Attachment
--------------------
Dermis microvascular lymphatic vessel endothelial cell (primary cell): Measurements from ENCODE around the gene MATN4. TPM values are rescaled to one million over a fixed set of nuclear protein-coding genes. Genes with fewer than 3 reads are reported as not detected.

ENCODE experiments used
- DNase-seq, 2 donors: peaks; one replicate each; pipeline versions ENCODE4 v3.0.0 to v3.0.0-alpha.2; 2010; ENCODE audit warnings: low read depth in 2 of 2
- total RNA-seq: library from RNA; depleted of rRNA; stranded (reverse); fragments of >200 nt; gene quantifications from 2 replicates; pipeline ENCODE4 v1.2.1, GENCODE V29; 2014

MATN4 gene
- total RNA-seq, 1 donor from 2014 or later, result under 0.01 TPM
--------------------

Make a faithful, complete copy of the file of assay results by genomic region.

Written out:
Dermis microvascular lymphatic vessel endothelial cell (primary cell): Measurements from ENCODE around the gene MATN4. TPM values are rescaled to one million over a fixed set of nuclear protein-coding genes. Genes with fewer than 3 reads are reported as not detected.

ENCODE experiments used
- DNase-seq, 2 donors: peaks; one replicate each; pipeline versions ENCODE4 v3.0.0 to v3.0.0-alpha.2; 2010; ENCODE audit warnings: low read depth in 2 of 2
- total RNA-seq: library from RNA; depleted of rRNA; stranded (reverse); fragments of >200 nt; gene quantifications from 2 replicates; pipeline ENCODE4 v1.2.1, GENCODE V29; 2014

MATN4 gene
- total RNA-seq, 1 donor from 2014 or later, result under 0.01 TPM